Nope this isn’t a blog about messing up when your in closed guard or forgetting all your techniques – although I’ve been there and gotten the t-shirt! This is actually a blog about trying to choke you opponent whilst in their closed guard.
As you may know I have started referring on the local competition circuit. One advantage of this is that I have started to see a whole of host of trends in terms of what’s the popular moves, techniques and approaches being taken to competition. Some of these make perfect sense and others make a little less sense. A few weeks ago I was referring white belt matches all day and notices a large number of choke attempts from within their opponent’s closed guard. It wasn’t just one type of choke either I saw a number of push chokes, cross collar attempts and ezekiel attempts all from within the guard. Plus a number of coaches and corner peeps were actively encouraging it so I couldn’t put it all down to the heat of the moment or those first competition nerves!
Now I’ve always been told my first priority in my opponent’s closed guard is essentially to get out of it! But there are also exceptions to every rule so i decided to ask the group mind (otherwise known as the internet for their viewpoints!) as well as a few trusted friends.
From my rudimental research it appears there appears to be essentially four camps of thoughts on this:
- Those who believe you shouldn’t attempt to choke in the closed guard (unless you want to be submitted) and to focus on breaking the guard and passing
- Those who acknowledge it’s a dangerous exception to the rule but utilize it if they are stuck in closed guard as the clock is running out to either get the tap or to bait a pass
- Those who more frequently choke but simply to bait the guard open and attempt a pass. They know there is a risk but they are not looking for the tap they just want movement
- Those who just like choking from closed guard and have been successful with it.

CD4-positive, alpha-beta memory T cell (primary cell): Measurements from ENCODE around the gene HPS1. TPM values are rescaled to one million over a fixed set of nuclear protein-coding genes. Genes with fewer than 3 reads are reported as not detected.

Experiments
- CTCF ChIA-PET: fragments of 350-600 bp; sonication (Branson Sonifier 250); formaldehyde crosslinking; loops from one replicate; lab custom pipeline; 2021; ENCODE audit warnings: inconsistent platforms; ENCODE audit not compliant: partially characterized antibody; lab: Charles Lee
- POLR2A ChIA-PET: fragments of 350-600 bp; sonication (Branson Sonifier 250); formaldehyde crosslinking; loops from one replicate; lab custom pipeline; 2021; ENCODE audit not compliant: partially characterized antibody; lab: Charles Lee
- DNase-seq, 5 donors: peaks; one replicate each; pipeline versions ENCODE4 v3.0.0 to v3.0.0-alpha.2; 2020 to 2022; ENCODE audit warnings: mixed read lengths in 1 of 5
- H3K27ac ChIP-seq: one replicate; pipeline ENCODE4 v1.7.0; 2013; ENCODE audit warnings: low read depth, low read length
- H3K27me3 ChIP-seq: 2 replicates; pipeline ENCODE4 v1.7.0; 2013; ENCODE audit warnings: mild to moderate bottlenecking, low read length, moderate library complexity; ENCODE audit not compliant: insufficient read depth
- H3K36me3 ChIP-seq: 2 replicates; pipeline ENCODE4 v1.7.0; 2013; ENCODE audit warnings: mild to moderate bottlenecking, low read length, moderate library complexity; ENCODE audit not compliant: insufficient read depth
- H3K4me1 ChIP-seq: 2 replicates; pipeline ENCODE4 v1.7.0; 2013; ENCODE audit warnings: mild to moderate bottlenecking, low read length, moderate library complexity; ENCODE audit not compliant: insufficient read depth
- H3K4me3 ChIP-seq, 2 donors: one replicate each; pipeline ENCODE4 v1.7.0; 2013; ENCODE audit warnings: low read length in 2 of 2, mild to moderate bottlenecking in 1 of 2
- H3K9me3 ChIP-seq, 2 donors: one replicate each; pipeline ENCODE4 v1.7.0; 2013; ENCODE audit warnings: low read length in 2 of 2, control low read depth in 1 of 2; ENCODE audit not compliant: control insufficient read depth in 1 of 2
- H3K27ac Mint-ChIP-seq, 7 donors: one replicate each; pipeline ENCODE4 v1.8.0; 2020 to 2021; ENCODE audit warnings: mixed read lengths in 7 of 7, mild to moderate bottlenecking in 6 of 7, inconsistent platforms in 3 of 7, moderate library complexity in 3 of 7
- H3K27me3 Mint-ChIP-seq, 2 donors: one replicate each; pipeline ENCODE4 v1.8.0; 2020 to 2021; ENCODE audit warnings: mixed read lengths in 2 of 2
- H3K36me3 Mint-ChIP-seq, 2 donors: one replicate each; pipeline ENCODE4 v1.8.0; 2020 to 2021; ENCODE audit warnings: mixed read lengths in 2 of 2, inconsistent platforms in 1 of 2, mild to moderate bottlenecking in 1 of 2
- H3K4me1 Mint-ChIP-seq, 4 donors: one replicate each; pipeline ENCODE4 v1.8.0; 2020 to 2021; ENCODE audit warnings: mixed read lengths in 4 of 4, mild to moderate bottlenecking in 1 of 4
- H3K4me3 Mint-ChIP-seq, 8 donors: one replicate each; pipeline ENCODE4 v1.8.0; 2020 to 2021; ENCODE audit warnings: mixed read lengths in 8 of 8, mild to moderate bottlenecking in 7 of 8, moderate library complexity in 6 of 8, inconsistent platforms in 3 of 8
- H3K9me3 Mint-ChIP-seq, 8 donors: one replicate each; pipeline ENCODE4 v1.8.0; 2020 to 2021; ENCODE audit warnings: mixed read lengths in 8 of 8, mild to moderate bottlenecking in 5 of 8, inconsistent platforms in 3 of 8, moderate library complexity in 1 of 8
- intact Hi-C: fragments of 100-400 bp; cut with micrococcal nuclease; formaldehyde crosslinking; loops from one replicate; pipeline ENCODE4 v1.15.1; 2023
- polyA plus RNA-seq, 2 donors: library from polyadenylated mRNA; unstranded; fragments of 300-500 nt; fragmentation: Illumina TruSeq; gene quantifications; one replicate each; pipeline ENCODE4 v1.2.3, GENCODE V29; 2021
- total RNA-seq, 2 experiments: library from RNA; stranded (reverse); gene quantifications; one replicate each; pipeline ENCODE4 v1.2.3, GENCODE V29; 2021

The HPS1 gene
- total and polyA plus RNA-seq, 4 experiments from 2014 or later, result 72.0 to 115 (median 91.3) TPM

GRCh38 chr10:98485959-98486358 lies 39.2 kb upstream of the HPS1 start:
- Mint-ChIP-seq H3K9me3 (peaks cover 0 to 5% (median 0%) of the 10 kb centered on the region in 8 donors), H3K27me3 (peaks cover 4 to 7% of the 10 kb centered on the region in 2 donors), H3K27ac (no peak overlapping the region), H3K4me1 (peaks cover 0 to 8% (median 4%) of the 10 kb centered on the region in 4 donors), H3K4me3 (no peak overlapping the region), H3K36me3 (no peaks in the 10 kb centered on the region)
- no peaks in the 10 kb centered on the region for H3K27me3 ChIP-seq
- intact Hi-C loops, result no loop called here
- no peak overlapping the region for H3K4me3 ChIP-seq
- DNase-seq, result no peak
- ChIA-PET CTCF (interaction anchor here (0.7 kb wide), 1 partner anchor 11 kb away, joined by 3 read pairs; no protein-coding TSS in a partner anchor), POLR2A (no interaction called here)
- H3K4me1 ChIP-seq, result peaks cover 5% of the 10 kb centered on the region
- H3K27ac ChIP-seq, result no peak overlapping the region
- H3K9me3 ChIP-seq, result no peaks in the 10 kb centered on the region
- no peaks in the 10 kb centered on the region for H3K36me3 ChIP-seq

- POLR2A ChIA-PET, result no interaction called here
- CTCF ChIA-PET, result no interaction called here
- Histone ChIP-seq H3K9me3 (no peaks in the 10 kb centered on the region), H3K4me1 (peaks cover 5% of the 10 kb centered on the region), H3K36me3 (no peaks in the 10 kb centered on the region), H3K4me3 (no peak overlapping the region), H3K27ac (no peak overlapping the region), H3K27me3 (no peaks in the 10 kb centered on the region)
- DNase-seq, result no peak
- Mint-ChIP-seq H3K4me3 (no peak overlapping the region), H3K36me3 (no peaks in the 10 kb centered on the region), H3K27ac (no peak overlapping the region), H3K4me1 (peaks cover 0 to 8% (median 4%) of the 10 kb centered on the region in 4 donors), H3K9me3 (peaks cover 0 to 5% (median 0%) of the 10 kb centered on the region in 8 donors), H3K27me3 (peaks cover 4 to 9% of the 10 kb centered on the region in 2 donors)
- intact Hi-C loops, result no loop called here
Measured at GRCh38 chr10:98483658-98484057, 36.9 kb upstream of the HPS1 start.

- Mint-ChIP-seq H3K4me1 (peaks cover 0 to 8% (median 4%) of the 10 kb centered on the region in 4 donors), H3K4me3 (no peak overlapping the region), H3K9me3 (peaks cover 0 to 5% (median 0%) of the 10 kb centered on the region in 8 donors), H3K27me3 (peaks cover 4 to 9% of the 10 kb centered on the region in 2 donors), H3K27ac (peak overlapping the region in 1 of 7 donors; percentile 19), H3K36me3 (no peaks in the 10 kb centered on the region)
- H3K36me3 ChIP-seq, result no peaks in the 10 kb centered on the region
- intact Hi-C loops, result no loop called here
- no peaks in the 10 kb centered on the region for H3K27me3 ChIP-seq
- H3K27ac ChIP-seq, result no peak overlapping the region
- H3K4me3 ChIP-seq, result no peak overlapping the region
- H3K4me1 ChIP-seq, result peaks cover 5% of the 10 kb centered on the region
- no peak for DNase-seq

The commonality for nearly all of those groups attempting chokes is their choke of choice. Cross collar chokes are rarely used by those knowing the risks. There is an occasional push choke from the baiters but the mosts discussed and acceptable choke from closed guard appears to be the Ezeike.
Now from discussions I’ve had with my friendly higher belts this does appear to make the most sense as there isn’t the space and the exposed long levers that the other chokes have the greater opportunity for. However the general viewpoint is that the key is in controlling the hips and having your hips higher (it’s alway about the hips in BJJ!). I suspect body type (length compared to your opponent) may also play a role in the success of this technique.
Personally I’m not going to suddenly go away and drill this to become part of my A game. I already have a heap of stuff that I’m working on at the moment which is obviously all very top secret mojo BJJ stuff! But it is always good to be aware of the trend that are out there and the habits people are developing even if it is just so you can be aware and perhaps break a few personal rules once in a little while!
I had planned on leaving with a few technical examples of potential techniques but they were incredibly hard to find! Which is perhaps a statement of it own regarding their potential as a high percentage move but I did find one so that you can see for yourself and make your own mind up.